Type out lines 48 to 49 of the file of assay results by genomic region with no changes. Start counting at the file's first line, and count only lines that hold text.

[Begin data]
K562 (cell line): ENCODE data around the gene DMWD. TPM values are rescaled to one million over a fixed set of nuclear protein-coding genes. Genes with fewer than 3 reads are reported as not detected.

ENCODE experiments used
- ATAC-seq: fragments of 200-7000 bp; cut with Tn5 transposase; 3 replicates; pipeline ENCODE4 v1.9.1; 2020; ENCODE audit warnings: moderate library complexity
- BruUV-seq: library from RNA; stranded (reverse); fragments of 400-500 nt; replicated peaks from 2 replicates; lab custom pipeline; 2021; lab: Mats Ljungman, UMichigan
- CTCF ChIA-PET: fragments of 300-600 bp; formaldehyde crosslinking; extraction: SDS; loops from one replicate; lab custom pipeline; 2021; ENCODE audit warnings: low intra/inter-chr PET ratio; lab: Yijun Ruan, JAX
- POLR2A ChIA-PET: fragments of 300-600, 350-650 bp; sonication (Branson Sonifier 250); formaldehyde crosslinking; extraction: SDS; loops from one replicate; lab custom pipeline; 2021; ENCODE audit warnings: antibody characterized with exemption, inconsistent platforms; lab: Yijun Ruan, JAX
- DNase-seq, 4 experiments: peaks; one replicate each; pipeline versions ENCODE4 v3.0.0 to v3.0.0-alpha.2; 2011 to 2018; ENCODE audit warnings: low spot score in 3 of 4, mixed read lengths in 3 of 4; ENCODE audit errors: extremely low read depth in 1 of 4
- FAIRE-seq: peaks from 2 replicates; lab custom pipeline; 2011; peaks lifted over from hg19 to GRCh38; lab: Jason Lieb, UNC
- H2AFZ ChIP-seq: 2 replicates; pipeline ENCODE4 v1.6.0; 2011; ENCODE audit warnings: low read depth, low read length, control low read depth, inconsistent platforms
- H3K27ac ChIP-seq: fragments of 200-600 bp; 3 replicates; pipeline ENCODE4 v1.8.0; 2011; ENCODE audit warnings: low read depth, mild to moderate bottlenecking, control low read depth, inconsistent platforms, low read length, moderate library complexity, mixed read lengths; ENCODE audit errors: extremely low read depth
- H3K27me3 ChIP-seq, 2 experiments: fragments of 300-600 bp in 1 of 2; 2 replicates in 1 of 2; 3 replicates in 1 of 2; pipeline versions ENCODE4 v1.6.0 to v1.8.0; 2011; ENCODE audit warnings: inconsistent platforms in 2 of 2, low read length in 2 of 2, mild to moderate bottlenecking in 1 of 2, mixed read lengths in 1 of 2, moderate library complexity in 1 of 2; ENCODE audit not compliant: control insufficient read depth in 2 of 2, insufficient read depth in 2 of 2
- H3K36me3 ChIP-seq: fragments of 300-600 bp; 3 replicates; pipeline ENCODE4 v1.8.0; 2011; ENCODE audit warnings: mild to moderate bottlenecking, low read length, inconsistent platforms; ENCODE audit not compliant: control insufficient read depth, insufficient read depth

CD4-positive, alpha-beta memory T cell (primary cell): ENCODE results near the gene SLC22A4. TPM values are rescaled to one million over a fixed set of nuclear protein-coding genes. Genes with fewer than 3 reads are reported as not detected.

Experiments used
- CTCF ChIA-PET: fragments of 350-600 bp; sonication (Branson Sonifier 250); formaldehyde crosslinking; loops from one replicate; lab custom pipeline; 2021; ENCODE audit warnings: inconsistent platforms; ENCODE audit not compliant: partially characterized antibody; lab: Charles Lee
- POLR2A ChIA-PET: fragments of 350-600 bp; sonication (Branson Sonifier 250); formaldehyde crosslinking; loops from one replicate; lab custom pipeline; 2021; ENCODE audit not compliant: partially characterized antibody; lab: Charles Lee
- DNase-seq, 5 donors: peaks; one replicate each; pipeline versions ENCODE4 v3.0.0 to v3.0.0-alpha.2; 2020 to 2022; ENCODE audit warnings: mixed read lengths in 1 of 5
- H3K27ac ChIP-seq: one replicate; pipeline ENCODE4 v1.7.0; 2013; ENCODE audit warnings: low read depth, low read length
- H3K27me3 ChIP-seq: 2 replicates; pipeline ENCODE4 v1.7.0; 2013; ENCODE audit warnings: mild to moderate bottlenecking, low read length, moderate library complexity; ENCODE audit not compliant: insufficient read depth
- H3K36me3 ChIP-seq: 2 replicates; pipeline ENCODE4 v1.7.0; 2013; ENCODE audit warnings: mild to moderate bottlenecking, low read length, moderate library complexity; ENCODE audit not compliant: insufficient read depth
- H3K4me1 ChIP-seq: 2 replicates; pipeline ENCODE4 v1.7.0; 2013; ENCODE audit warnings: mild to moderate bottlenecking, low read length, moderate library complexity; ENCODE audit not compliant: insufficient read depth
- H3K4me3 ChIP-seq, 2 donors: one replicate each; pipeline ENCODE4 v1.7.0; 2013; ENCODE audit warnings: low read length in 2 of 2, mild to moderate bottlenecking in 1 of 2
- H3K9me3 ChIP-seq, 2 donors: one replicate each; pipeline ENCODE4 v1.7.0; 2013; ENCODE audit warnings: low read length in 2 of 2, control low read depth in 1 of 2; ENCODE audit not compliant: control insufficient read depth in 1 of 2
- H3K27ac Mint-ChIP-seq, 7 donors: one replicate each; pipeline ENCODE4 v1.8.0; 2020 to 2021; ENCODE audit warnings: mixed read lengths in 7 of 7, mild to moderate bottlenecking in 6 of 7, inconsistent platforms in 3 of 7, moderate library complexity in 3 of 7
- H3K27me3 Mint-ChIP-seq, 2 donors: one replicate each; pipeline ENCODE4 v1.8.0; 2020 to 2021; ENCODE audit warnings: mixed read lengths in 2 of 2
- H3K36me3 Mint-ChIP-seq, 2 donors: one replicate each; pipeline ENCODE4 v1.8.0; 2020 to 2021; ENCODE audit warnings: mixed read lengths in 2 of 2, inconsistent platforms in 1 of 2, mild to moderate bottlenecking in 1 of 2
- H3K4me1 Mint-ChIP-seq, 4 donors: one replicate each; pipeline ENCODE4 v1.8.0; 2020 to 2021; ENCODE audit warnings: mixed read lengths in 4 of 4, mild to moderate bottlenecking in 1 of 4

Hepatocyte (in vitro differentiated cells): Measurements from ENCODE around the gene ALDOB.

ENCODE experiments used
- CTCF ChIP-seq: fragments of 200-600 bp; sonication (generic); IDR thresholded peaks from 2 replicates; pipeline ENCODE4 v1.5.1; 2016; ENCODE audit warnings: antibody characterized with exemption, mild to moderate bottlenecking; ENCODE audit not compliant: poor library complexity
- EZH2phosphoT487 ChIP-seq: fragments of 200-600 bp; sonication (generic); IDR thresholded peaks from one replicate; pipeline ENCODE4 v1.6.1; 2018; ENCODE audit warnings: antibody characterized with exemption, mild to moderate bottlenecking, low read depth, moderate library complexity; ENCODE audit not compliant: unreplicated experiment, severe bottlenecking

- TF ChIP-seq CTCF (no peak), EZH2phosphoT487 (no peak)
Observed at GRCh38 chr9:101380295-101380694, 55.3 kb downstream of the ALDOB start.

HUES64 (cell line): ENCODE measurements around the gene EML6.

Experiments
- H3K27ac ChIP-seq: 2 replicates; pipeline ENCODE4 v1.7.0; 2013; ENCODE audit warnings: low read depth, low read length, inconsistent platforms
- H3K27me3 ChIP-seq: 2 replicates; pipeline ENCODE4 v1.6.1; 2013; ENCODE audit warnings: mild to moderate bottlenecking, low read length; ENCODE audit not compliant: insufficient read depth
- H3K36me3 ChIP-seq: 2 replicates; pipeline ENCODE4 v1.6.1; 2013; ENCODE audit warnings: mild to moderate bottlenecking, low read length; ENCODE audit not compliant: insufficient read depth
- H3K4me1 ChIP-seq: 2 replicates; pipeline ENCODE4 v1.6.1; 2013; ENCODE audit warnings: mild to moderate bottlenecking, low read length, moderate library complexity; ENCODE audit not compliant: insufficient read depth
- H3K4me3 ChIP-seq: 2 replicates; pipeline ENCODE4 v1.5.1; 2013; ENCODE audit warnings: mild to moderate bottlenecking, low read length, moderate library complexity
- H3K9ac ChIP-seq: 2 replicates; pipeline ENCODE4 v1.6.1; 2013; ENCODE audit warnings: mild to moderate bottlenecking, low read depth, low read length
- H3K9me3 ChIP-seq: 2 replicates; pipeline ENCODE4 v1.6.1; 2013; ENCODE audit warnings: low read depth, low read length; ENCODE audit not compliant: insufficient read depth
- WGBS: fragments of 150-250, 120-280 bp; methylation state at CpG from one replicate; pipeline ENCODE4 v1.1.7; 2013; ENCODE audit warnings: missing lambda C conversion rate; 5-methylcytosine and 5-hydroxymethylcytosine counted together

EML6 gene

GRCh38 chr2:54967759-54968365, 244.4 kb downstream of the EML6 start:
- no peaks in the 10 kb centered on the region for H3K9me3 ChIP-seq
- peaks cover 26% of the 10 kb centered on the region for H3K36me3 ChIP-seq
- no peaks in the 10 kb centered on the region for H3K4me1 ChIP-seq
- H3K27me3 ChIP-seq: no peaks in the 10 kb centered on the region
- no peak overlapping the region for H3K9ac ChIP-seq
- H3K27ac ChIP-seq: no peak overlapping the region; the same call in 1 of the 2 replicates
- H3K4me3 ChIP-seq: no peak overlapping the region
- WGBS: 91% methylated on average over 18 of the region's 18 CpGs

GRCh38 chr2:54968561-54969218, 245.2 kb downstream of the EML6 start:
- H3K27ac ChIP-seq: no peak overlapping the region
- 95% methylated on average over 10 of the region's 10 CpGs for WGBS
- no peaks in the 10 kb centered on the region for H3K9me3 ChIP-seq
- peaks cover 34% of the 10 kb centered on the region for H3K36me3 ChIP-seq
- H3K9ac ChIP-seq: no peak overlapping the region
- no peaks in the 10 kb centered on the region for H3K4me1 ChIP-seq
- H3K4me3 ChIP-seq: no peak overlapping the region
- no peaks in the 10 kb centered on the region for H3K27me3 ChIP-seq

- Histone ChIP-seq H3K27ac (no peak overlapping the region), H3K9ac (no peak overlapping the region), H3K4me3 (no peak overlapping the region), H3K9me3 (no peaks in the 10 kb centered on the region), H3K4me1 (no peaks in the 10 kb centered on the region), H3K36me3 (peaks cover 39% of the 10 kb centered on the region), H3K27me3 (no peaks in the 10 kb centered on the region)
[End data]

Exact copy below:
- no peaks in the 10 kb centered on the region for H3K4me1 ChIP-seq
- H3K27me3 ChIP-seq: no peaks in the 10 kb centered on the region